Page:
A Perfect Match – Carthage teacher donates kidney to fellow educator

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Chelsey Abbott and Jason Worrall will have their kidney transplant surgery Sept. 28. Chelsey finds it ironic that her smaller kidney will be donated to Jason – as she stands at 5’1 and he at 6’2. Rebecca Haines / Carthage News Online

CARTHAGE, Mo. — This act of love takes the “Tigers Together” motto to a whole new level.

On Sept. 28, Chelsey Abbott – a Steadley third grade teacher – will donate one of her kidneys to Jason Worrall – a special needs teacher at the Carthage Junior High School. So many events led up to this moment … It didn’t really start when Chelsey learned Jason needed a kidney in the spring of this year. And it wasn’t even when Jason’s wife, Jenny, became Chelsey’s mentor two years ago …

Why Are You Doing This For Us?

Joplin native Chelsey (Pippin) was about 16 years old when she learned about the ability to donate a kidney. The human body needs only one to function, and she considered putting her name on the national list as an eligible kidney for a stranger.

“I was just intrigued by this idea,” Chelsey said. “I remember the moment – I was having lunch with a friend and I told him I wanted to do this – and he said, ‘Don’t do that. Someday, you will know someone who needs a kidney and that’s when it’ll matter the most to you.’”

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Jenny Worrall (left) was Chelsey Abbott’s mentor when she started her third grade teaching career at Steadley Elementary School. Today, their classrooms are right next door. Rebecca Haines / Carthage News Online

And so life went on. Chelsey earned her elementary education degree from Missouri Southern State University, married William Abbott in 2015 and together they had Lincoln (now 3). She interned in 2019 at Steadley Elementary School in Carthage under the guidance of third grade teacher Jenny Worrall – who is now in her 10th year of teaching and has learned about kidney disease her whole marriage.

Jason’s Story

Jason and Jenny Worrall have been married 22 years. When he was 21, Jason was diagnosed with Polycystic kidney disease – an inherited disorder in which clusters of cysts develop in the kidneys. But it never hindered his ability to live a healthy life. Together, they have raised Libbie (eighth grade) and Hunter (fourth grade). In the spring this year, they signed up Hunter for a traveling baseball team, a sport Jason has loved and helped coach. But by the end of the season, Jenny was attending games like a single parent because Jason was confined to their home for the sake of his health. Trips were cancelled, friends and family started mowing the yard and providing meals / fundraising, and the Worrall home looked like a medical facility.

Jason and Jenny Worrall visit Chelsey in her classroom at Steadley – which is right next door to Jenny’s class – who also teaches third grade. Rebecca Haines / Carthage News Online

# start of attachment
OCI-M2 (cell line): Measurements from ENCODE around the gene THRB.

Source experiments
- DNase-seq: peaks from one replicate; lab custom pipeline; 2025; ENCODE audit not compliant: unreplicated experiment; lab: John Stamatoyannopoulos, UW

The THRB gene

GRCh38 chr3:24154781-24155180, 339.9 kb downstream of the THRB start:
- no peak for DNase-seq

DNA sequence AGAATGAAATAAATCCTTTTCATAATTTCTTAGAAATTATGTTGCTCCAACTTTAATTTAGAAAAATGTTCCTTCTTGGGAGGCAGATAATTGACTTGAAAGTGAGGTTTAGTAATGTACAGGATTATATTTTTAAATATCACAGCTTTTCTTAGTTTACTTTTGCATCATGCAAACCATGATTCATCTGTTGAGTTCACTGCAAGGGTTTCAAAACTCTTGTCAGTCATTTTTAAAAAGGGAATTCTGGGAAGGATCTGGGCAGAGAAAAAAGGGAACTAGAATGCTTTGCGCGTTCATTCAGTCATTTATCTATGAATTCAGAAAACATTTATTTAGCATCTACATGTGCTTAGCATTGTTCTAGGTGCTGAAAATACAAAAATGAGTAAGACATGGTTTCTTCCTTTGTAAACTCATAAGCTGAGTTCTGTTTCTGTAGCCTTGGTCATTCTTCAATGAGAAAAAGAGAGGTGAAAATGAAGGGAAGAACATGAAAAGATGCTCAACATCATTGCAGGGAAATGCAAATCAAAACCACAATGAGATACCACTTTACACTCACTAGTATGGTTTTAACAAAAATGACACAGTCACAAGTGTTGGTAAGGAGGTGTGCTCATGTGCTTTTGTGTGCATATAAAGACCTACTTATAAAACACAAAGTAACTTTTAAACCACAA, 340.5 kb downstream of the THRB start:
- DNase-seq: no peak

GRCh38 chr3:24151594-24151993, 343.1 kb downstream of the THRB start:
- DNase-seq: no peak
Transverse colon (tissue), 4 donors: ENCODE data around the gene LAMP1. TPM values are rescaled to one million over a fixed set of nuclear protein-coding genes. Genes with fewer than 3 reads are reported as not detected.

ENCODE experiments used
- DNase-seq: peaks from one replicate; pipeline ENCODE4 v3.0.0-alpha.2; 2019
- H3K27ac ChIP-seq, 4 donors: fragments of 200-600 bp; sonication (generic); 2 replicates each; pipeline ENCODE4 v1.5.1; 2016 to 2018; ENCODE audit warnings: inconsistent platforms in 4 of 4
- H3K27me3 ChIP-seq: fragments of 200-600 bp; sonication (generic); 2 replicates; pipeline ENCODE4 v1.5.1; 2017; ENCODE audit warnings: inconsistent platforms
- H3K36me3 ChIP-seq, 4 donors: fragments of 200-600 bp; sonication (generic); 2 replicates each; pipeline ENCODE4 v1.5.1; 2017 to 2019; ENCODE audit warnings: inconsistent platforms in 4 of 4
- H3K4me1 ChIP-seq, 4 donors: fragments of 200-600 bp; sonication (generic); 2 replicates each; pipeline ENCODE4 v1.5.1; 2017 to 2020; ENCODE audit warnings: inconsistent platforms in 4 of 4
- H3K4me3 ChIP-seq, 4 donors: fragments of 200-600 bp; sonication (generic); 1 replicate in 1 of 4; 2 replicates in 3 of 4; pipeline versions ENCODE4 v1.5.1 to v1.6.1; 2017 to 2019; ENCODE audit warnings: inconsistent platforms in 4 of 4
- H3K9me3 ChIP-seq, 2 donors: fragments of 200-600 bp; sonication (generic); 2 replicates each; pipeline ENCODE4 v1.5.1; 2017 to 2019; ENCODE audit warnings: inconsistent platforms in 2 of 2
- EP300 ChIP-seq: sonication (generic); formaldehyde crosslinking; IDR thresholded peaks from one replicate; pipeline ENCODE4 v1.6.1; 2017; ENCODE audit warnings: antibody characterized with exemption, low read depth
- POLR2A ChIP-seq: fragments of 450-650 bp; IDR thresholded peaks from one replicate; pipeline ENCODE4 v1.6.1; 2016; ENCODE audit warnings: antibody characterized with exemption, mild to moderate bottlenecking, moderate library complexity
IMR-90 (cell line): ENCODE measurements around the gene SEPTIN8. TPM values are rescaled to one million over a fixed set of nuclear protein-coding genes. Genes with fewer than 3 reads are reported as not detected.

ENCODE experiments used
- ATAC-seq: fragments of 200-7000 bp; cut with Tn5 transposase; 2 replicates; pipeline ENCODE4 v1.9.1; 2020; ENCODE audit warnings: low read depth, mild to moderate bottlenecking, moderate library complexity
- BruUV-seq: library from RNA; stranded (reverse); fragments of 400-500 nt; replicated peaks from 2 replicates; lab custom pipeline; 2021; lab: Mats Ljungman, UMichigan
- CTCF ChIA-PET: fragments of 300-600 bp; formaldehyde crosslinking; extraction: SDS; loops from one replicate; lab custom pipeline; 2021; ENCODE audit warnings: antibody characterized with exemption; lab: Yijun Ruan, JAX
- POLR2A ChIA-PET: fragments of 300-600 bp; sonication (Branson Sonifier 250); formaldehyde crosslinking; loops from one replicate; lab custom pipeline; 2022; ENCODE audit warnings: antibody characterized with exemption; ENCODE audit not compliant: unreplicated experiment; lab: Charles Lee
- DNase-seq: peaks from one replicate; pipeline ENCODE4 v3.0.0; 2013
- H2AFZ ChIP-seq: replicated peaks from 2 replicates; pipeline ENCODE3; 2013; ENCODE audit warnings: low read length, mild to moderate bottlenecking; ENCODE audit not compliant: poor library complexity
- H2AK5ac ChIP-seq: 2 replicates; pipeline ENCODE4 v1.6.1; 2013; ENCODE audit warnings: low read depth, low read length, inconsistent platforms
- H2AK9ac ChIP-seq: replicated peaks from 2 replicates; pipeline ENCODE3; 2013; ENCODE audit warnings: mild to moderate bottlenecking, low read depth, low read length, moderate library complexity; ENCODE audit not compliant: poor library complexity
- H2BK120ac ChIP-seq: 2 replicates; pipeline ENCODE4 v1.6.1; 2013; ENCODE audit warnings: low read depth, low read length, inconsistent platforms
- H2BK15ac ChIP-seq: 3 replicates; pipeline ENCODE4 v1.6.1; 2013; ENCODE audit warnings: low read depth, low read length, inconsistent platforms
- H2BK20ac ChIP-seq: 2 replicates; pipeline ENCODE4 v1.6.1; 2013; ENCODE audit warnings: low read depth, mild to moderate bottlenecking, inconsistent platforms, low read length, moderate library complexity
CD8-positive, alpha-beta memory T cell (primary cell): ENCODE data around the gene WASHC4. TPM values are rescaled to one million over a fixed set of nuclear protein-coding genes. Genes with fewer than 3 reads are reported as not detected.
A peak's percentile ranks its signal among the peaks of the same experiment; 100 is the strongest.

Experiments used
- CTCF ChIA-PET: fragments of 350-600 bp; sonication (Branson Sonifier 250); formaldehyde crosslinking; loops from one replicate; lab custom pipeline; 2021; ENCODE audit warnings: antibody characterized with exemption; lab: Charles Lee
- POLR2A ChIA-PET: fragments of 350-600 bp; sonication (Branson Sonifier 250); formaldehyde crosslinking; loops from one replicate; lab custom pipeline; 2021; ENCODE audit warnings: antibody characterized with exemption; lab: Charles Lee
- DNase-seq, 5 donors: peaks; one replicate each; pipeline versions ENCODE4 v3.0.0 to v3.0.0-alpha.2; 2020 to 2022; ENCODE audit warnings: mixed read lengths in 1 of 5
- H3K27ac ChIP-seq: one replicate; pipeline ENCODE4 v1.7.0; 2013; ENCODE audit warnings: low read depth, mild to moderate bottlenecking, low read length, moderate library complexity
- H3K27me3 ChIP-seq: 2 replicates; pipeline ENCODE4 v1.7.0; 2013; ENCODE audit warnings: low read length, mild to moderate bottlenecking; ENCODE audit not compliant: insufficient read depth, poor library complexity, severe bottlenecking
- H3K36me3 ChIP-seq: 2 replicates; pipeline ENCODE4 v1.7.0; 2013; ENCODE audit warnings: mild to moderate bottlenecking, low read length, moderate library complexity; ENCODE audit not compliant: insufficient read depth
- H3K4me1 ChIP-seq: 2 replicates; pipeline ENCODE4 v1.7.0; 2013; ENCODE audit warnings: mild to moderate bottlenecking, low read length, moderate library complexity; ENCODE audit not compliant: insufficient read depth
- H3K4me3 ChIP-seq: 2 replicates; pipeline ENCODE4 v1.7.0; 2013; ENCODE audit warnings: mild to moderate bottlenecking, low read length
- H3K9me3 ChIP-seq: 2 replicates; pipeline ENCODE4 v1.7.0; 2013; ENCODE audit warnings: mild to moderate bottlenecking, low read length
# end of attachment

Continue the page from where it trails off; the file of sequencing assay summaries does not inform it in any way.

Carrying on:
“For years we just watched Jason’s kidney function slowly go down at every single appointment,” Jenny said. “It’s been this constant heaviness on our lives. But in April we found out that the cysts were bleeding … Before we knew what was going on, Jason had days when he would pull himself up out of bed and go to work, and I didn’t know if he was going to live. In May, the doctors removed 17 pounds of kidneys from him, and he started all-night dialysis.”

Currently, Jason is living without kidneys. But that’s going to change at the end of this month because Chelsey got a very important phone call.

I Gotta Take This

In April, Chelsey called KU Medical to begin the process of finding out if she was a match for Jason.
“When I called, they said ‘this guy must be pretty special because we’ve had a lot of calls for him,” Chelsey said.

Jenny – still in disbelief – responded, “We gave the number to almost 20 people.”

After a series of phone calls, tests, questionnaires, health monitoring and meetings with doctors – everything continued to line up for Chelsey to be Jason’s match. She was a proud member of “Worrall’s Warriors” and witnessed Carthage’s compassion for Jason.

“I was still new to this community, and I watched so many people support this family,” Chelsey said. “I could tell that all these people wouldn’t be rooting for this family if they didn’t deserve it. I’m excited to do this – I’ve always wanted to do this – and the way I see it, I’m not just giving it to Jason … I’m giving it to the family. I can thrive with just one kidney, I’m the perfect match – it’s my good health tax – I’m just paying it forward.”

At the beginning of September, the phone call came in the middle of the day. Chelsey was teaching her class, and saw KU was calling. She looked at her third graders excitedly and said, “Guys, I gotta take this” and stepped out in the hall for the confirmation that the transplant surgery would take place Sept. 28.

Thank You Isn’t Enough

“It’s so humbling when someone does something so selfless and sacrifices so much for you,” Jenny said. “The overly generous is unexpected. Our community has been amazing, and we are so, so grateful. We have a new kind of hope, we’re making plans, Jason will have a good long life with me and the kids … and it’s because of Chelsey. ‘Thank you’ isn’t enough and when I tried to tell her that, she said ‘You don’t have to thank me – I just want Jason to live.’”

Chelsey said this experience has taught her so much about the process she’s wanted to be a part of for years, and advocates for others to do the same. For a stranger, sure – but it’s a special moment in time when you can do it for someone you know and care about.

“Any teacher will tell you that their team is their lifeline,” Chelsey said. “We could not do our jobs without each other. The best grade level teams aren’t coworkers – they’re family.”

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